Michael Flannery gives a blessing during a service at St. Francis of Assisi Catholic Church in Madison.
Michael Flannery gives a blessing during a service at St. Francis of Assisi Catholic Church in Madison.
Fifty years ago, newly-ordained priest Michael Flannery said goodbye to his home in Limerick, Ireland, and crossed the Atlantic to advance the Catholic ministry in Mississippi. At the age of 24, the young priest found himself living in a foreign land with his closest family member residing more than 1,000 miles away.

In the beginning, the transition was difficult.

"Ireland is very far north," said Monsignor Flannery, who was the third of six children during hard but happy times. The country is cold and damp, but its saving grace is the Gulf Stream, a warm body of water that modifies the climate.

"I was never used to very hot summers," explained Flannery. "But when I got here in '64, most places were beginning to become air conditioned."

First placed in Jackson, the monsignor found support in his fellow priests. "We look out for each other," he said of his brothers in faith. He now serves at St. Francis of Assisi in Madison. "I'm basically pastor of the parish, but there are other responsibilities attached to that," he said. He works with St. Catherine's Village and many local private schools, representing them to an advisory council.

"I've always wanted to be a priest," Flannery said. Growing up, he would act as an altar server and assist priests during mass. "We had to learn the Latin responses to the prayers, but I always loved it. Priests would come from different missionary places. That's how I came to be in the diocese here.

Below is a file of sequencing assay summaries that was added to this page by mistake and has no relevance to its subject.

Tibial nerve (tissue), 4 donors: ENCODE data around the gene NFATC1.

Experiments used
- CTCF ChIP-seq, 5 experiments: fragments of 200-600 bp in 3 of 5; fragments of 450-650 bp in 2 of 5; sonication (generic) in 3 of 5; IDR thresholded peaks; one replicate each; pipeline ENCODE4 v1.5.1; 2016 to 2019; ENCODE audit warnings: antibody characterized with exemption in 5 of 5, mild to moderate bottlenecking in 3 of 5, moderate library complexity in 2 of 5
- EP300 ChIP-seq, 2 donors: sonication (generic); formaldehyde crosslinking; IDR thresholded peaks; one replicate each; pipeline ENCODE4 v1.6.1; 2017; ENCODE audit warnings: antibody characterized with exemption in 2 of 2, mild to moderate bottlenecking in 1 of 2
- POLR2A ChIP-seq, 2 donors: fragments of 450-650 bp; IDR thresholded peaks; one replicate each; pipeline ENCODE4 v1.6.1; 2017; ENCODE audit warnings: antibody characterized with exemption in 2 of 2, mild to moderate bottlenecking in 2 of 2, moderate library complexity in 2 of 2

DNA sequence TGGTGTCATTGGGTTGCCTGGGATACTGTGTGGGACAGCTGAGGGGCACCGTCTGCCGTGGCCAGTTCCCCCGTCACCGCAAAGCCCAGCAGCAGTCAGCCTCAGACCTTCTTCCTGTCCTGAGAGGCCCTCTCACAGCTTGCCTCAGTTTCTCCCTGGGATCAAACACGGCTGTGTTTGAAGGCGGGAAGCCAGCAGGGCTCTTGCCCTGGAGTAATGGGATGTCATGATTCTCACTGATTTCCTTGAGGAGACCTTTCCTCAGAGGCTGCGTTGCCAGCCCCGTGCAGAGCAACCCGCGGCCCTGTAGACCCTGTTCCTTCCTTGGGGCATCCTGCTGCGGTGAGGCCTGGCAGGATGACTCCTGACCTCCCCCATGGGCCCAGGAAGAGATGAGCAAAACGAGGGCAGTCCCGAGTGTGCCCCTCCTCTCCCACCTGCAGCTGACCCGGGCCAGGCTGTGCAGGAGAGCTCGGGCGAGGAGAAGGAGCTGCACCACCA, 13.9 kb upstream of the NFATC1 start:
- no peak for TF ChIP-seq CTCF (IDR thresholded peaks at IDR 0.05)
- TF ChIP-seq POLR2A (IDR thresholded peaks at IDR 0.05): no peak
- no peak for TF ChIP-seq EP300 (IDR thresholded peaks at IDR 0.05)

"When I first came, just about half of the priests were from Ireland," he said.

A surplus of ordained clergy in Ireland made being placed in a parish there extremely difficult. Rather than teach school until a position opened, Flannery and many others committed to the mission in Mississippi even though they had never been to the southern United States.

Over the years, Monsignor Flannery has discovered that Ireland is not the only country represented by the local community, where approximately 2.3 percent of the population is Catholic. "Every year, we celebrate the feast of St. Francis on Oct. 4," said Flannery. "We encourage people to bring their culture's food."

Through this feast, the St. Francis staff have discovered that India, Germany, Scotland and various Latin American nations are among the many countries represented by residents of Madison.

On July 2, Flannery traveled back to Ireland to celebrate his 50th year as a priest.

"I celebrated mass at the same church that I celebrated my very first mass, and I had a couple of people there who had been at my very first mass 50 years ago."

Though he has many friends in Ireland, Flannery no longer considers the northern nation home. "This is home for me now," he said of Mississippi. "I've become Southern."

Next year, he will mark a second milestone. As all priests do upon reaching the age of 75, Flannery will submit his resignation in 2015.

"I intend to still continue in ministry, but a different form of ministry," he explained. After his retirement, he plans to remain a resident of Madison the City.